Automation Alley’s outlook report is the result of a nationwide survey, conducted last November, of senior technology and manufacturing executives to determine their knowledge of Industry 4.0 technologies and whether they are ready for the digitization of manufacturing.

The report found that 85 percent of manufacturing executives said they expect their budget for technological advancements to increase in 2017. These executives also said the top three barriers to technological advancement and digitization were cost, uncertainty about which technology supplier has the best solution, and reluctant employees.

“We’re hosting a series of ‘tech takeover’ events to educate manufacturers about all these technologies that are changing the way they do business,” Kelly says. “When I talk to manufacturers, they know it’s coming and they understand how computerization has changed the front office, but they don’t know what to focus on, how to deploy capital, and what to bet on. It’s tough.”

Kelly says the goal of the tech takeover events is to get Michigan’s technology and manufacturing industries together so they can work through challenges and remain at the forefront of autonomous vehicle development.

Ford seems to share Kelly’s view on collaboration between Detroit and Silicon Valley, as evidenced by the Argo AI investment. Argo is based in Pittsburgh, PA, and it also has engineers in Southeast Michigan and the Bay Area. The company will be responsible for developing the virtual driver system, including perception, path-planning, and decision-making software, says Ford spokesman Alan Hall.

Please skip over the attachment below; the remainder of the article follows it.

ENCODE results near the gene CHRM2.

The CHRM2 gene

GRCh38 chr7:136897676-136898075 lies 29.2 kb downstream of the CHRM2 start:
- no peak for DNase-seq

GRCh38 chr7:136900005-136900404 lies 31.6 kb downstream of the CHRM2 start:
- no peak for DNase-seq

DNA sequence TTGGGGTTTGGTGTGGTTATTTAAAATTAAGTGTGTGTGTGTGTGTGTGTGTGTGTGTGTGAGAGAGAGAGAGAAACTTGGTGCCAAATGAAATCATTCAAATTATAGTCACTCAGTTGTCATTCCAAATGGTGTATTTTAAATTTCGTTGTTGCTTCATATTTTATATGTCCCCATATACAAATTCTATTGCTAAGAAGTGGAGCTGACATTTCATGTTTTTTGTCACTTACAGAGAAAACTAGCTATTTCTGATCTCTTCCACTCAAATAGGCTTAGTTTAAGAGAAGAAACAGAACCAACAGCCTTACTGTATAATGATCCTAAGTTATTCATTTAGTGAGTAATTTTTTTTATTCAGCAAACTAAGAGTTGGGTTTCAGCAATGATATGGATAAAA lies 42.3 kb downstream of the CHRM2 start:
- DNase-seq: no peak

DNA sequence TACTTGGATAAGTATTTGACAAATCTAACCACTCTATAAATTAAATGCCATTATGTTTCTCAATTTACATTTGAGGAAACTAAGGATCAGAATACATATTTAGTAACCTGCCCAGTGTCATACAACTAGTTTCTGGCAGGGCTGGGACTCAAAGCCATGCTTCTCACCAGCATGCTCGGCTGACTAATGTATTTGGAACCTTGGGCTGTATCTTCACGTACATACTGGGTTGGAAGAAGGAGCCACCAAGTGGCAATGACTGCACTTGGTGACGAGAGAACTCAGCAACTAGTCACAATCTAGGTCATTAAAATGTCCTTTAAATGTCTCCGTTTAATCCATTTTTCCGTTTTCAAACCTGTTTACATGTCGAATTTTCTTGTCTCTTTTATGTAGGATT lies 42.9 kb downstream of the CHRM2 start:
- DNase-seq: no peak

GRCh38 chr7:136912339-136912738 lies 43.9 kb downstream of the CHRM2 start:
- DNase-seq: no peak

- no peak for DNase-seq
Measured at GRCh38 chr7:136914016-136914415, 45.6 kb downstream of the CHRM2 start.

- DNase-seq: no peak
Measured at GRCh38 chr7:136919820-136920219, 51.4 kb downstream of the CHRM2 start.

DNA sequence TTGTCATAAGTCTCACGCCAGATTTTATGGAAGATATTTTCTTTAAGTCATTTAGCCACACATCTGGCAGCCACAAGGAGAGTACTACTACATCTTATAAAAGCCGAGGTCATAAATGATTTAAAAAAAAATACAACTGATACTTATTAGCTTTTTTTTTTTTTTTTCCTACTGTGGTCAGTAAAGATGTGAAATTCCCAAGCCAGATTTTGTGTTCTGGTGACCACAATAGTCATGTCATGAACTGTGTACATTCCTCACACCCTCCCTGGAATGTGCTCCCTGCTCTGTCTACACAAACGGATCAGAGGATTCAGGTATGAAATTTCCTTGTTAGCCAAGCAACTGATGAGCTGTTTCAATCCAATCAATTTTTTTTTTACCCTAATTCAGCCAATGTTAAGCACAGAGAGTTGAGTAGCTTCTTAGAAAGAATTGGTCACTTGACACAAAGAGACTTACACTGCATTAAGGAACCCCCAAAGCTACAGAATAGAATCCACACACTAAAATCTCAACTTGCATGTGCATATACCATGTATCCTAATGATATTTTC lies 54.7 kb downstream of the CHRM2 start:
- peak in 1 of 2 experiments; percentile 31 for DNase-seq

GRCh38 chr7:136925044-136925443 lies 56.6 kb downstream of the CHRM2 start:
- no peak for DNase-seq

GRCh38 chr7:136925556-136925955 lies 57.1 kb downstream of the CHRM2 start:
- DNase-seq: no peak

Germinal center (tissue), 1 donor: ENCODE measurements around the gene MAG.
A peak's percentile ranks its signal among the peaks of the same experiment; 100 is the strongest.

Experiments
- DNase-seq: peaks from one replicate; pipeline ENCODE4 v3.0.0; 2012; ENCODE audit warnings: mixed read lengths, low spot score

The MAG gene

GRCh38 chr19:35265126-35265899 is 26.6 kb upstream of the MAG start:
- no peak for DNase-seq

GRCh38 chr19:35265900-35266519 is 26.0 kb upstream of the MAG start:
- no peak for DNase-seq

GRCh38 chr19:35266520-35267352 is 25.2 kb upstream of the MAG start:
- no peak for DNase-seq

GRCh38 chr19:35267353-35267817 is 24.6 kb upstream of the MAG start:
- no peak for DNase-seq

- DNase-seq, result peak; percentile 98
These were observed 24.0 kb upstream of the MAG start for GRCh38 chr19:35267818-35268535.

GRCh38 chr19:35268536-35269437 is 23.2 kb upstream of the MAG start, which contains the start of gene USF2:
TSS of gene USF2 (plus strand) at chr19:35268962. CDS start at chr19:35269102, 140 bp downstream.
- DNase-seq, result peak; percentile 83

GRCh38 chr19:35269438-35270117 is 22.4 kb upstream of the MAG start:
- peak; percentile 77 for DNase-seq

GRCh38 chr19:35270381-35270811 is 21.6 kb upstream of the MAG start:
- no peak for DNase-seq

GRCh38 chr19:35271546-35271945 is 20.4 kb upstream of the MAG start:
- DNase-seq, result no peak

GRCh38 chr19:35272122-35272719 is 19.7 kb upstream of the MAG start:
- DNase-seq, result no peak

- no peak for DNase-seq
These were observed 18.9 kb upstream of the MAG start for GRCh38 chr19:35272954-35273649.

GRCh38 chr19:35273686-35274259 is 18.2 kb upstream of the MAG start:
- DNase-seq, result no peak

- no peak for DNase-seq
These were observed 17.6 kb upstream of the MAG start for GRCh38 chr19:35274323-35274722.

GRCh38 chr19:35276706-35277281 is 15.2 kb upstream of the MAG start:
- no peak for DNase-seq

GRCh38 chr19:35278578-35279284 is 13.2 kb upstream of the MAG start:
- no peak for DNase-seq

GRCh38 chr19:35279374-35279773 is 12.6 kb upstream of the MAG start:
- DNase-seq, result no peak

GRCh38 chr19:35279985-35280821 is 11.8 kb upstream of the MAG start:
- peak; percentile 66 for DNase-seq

Ford, whose engineers will work side-by-side with Argo’s, will lead the development of autonomous hardware—the actual vehicle—intended for use in mobility services, such as ride-sharing or package delivery, Hall adds. Ford will also take the lead on systems integration, manufacturing, exterior and interior design, and regulatory policy management. The collaboration is in support of Ford’s goal to have “fully autonomous vehicles for commercial applications” by 2021.

What makes this arrangement especially innovative is the sovereignty Argo will retain despite the hyper-competitive landscape of the auto industry. Argo will still be able to potentially license its technology to manufacturers in other sectors, and its employees have the option of receiving equity in Argo as part of their salary and benefits package—the norm for tech startups, but less common in the automotive world.

“Argo allows Ford to really move at the speed of a startup,” Hall says. “Because Argo is able to operate like a startup, it’ll be able to recruit aggressively for the type of talent needed, and they’ll be able to offer competitive salaries and equity opportunities.”

Argo was founded by CEO Bryan Salesky and chief operating officer Peter Rander. The pair are alumni of Carnegie Mellon’s National Robotics Engineering Center and formerly led the self-driving car teams at Google and Uber, respectively. Hall says Ford already has 30 fully autonomous test vehicles on the road in Michigan, California, and Arizona.